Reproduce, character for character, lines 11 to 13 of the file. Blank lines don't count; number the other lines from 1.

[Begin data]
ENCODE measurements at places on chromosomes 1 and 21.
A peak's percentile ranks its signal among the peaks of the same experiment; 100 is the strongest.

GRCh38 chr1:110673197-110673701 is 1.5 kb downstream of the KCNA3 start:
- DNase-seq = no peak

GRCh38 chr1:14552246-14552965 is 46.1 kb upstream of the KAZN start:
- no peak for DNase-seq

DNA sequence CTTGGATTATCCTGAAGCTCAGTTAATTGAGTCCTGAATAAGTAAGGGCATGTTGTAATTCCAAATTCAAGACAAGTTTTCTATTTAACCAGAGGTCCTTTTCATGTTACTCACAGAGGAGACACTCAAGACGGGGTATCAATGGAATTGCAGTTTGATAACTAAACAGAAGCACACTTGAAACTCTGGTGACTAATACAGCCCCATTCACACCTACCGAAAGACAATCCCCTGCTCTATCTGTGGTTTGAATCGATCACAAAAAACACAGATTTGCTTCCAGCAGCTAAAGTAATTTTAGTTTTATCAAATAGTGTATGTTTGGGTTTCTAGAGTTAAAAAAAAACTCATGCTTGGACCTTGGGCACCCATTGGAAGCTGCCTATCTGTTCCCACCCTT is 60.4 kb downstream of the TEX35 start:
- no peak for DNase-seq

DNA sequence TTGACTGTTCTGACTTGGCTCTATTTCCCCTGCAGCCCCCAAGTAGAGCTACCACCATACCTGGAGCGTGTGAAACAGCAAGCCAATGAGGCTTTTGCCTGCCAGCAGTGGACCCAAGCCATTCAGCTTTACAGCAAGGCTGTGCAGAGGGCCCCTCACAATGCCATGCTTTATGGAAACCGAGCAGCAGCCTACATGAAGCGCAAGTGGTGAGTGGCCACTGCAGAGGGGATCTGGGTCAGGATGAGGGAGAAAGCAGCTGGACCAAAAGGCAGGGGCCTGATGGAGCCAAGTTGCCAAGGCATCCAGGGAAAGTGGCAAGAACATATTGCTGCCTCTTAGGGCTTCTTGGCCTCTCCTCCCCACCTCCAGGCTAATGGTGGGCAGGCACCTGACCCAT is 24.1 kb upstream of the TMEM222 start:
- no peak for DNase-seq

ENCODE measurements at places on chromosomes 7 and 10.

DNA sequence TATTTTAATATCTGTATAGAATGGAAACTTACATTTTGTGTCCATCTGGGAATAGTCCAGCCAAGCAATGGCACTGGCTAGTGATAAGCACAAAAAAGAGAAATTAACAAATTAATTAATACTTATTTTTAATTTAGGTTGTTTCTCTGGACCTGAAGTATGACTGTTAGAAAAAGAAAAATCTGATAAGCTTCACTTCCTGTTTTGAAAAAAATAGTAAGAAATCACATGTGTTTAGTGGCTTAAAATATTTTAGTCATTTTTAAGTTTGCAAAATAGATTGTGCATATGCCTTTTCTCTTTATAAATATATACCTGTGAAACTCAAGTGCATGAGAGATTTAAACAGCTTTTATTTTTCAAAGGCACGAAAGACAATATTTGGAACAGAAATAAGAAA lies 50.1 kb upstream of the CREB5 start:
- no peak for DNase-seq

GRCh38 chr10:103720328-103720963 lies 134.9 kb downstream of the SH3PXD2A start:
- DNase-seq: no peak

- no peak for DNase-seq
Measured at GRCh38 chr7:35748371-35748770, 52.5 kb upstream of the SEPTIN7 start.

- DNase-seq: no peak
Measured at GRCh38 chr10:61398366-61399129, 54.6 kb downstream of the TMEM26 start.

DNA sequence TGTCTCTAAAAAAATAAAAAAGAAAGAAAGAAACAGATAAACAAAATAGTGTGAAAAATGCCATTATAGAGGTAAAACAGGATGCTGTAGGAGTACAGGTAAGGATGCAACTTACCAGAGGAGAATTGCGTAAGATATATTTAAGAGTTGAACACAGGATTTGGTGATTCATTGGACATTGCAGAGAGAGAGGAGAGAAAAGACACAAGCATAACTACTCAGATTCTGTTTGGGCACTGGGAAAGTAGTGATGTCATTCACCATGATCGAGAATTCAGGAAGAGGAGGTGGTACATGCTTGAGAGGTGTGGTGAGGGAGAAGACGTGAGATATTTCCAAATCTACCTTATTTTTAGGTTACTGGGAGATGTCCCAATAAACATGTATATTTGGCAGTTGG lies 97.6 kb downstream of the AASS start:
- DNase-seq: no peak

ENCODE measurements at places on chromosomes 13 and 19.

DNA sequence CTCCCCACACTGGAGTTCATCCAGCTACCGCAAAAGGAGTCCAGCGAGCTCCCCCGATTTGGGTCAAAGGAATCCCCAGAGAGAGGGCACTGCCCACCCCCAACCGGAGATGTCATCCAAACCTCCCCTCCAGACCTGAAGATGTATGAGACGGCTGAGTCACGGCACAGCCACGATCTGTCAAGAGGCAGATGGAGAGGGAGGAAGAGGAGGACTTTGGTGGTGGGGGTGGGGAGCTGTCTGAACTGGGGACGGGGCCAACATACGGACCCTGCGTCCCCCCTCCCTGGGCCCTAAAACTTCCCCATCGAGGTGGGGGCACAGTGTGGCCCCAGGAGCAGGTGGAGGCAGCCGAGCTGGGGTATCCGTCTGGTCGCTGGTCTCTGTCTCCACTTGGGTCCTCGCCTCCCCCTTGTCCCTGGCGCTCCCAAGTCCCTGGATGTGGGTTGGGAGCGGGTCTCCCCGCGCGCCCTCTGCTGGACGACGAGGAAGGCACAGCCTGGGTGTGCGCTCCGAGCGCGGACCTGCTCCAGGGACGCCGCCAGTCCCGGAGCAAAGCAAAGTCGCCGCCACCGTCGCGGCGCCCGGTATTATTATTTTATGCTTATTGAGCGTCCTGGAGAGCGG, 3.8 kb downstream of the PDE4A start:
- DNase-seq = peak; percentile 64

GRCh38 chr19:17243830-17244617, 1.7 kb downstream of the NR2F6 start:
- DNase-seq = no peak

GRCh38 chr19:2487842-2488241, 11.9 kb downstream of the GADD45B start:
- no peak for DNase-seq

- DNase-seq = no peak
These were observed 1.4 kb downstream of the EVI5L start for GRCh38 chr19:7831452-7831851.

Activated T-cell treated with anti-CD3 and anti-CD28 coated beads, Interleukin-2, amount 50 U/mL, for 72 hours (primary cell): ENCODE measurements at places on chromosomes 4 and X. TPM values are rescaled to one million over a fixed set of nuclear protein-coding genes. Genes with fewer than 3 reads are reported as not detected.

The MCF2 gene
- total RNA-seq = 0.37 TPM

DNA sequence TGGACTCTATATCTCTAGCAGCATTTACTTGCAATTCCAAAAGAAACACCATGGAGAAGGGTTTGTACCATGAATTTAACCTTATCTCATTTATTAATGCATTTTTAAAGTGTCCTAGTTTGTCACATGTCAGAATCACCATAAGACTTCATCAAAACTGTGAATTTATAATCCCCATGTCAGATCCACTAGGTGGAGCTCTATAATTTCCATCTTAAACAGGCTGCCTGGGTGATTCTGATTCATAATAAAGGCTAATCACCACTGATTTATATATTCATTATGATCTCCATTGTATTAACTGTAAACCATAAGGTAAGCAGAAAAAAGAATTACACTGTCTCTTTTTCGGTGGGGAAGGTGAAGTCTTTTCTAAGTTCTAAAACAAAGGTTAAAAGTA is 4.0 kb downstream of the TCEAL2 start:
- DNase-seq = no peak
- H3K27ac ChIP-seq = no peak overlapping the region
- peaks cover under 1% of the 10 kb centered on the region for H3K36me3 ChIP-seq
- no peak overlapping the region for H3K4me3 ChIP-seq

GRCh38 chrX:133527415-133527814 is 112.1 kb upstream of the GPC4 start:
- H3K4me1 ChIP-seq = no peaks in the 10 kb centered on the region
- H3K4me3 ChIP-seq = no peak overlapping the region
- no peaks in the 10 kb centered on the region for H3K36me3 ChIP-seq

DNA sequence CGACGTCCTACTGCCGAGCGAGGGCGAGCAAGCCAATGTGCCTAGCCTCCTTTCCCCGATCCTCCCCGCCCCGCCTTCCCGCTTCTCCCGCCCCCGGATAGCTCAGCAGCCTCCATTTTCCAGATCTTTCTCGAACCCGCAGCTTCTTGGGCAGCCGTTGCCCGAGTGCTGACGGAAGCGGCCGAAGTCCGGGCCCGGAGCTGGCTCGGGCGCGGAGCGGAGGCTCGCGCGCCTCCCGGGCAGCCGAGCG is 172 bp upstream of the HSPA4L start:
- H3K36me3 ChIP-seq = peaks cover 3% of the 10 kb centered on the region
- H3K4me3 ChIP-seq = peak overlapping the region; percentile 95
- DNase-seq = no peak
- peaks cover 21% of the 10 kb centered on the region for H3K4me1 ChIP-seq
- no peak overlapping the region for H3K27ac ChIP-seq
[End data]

ENCODE measurements at places on chromosomes 7 and 10.

DNA sequence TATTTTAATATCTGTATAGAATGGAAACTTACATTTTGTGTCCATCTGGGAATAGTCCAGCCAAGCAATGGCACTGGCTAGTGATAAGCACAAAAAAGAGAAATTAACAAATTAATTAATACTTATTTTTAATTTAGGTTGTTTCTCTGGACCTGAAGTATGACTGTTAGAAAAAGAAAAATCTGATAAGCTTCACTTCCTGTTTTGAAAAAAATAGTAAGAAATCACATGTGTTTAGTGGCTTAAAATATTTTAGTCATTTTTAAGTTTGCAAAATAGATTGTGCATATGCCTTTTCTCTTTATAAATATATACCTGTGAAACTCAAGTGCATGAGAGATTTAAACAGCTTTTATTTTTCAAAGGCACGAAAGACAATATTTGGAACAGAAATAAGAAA lies 50.1 kb upstream of the CREB5 start:
- no peak for DNase-seq